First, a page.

Assange trial ends in fight over rape definition

Julian Assange will return to court for the final day of his extradition hearing
Julian Assange will return to court for the final day of his extradition hearing

By Hannah Brenton

Julian Assange's extradition battle came to a close today, during bizarre proceedings at Belmarsh magistrates' court.

The hearing descended into a dispute over the definition of rape, with defence and prosecution lawyers exchanging several loaded comments.

Prosecuting lawyer Clare Montgomery QC said that rape was not a subjective term, accusing the defence of trying to downplay the significance of the allegations.

"If Sweden says it's rape, it's rape," she said.

But Mr Assange's lawyer, Geoffrey Robertson QC, said in response: "If Sweden were to say sucking toes without washing them first is rape then would that be an extradition offence? No."

The WikiLeaks founder is wanted on allegations of rape, molestation and unlawful coercion. There will be a final decision on February 24th.

Mr Robertson began by recapping the defence's case, arguing that the 39-year-old Australian would not get a fair trial in Sweden. He said the fact that rape trials are conducted in secret in Sweden would be a "plain breach" of Mr Assange's human rights.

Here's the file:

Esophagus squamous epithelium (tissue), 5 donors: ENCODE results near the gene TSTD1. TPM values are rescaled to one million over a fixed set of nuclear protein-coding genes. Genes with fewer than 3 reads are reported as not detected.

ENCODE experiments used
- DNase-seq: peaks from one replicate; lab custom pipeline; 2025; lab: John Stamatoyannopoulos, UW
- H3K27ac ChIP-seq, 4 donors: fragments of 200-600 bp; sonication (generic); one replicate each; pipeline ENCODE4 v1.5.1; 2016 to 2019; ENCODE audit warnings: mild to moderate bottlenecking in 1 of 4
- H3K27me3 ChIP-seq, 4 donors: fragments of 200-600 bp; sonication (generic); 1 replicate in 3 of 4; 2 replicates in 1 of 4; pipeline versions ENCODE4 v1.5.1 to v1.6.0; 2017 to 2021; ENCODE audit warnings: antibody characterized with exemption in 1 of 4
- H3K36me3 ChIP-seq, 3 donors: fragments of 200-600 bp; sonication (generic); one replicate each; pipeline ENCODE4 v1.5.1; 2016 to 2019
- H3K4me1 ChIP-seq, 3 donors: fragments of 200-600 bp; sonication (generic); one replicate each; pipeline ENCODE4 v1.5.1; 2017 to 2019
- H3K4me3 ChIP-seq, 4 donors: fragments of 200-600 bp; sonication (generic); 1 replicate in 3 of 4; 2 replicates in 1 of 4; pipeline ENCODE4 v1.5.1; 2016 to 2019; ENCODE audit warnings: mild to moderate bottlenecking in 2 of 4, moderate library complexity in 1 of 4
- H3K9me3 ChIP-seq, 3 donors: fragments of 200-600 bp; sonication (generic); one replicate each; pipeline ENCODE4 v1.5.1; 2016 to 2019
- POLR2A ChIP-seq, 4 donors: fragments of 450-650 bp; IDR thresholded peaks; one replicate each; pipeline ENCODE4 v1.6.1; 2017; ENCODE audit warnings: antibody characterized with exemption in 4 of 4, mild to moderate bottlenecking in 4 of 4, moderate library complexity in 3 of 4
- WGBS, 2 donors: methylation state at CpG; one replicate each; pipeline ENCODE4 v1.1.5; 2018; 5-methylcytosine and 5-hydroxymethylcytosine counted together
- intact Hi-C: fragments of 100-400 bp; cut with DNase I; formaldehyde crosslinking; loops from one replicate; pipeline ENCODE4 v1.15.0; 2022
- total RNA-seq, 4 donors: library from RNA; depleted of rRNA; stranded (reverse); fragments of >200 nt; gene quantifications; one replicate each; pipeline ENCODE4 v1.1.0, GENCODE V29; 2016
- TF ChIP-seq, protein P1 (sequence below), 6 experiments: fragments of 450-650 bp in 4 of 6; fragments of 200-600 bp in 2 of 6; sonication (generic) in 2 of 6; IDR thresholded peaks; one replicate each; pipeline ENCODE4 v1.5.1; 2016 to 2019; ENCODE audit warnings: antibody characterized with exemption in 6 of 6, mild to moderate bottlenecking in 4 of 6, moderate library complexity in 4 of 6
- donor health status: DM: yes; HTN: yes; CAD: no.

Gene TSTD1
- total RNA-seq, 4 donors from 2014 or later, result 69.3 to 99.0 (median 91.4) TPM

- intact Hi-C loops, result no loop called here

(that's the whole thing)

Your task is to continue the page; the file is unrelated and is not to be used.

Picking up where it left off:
The defence claimed that the allegations against the information activist are not crimes under English law. In extradition cases, the offences must exist in both countries.

Mr Robertson said it was "crystal clear" that the sex had been consensual in the case of one of the complainants.

He said the argument that Mr Assange used his bodyweight to pin the complainant down "describes what is usually termed the missionary position".

Mr Robertson attacked the conduct of Swedish prosecutor Marianne Ny, querying why his client had not been interviewed over Skype and suggested Ny herself should be cross-questioned.

The defence also questioned the validity of the arrest warrant.

"Is this a warrant for prosecution? The answer is no. It is issued as part of the preliminary investigation," said Mr Roberston.

Summing up the case for the prosecution, Ms Montgomery said the defence had been "mischievous" in blaming Ny.

She denied any confusion over the purpose of the arrest warrant.

"It is completely clear that what is sought is for the purposes of prosecution," said Ms Montgomery.

She said the Swedish definition of rape was "pan-European".

"If you penetrate a sleeping women there's an evidential presumption that she did not consent", she added.

Ms Montgomery also dismissed claims that Assange would not receive a fair trial in Sweden because of secret trials for rape cases, saying it was a "parody" of the justice system.

Early in the hearing, Mr Robertson requested that the case be adjourned so the defence could gather more information on the "toxic atmosphere" created by Swedish prime minister Fredrik Reinfeldt's criticism of his client.

The prosecution responded that those who "play with a media fire storm can't be surprised when they get burnt".

The adjournment was denied by Judge Howard Riddle.


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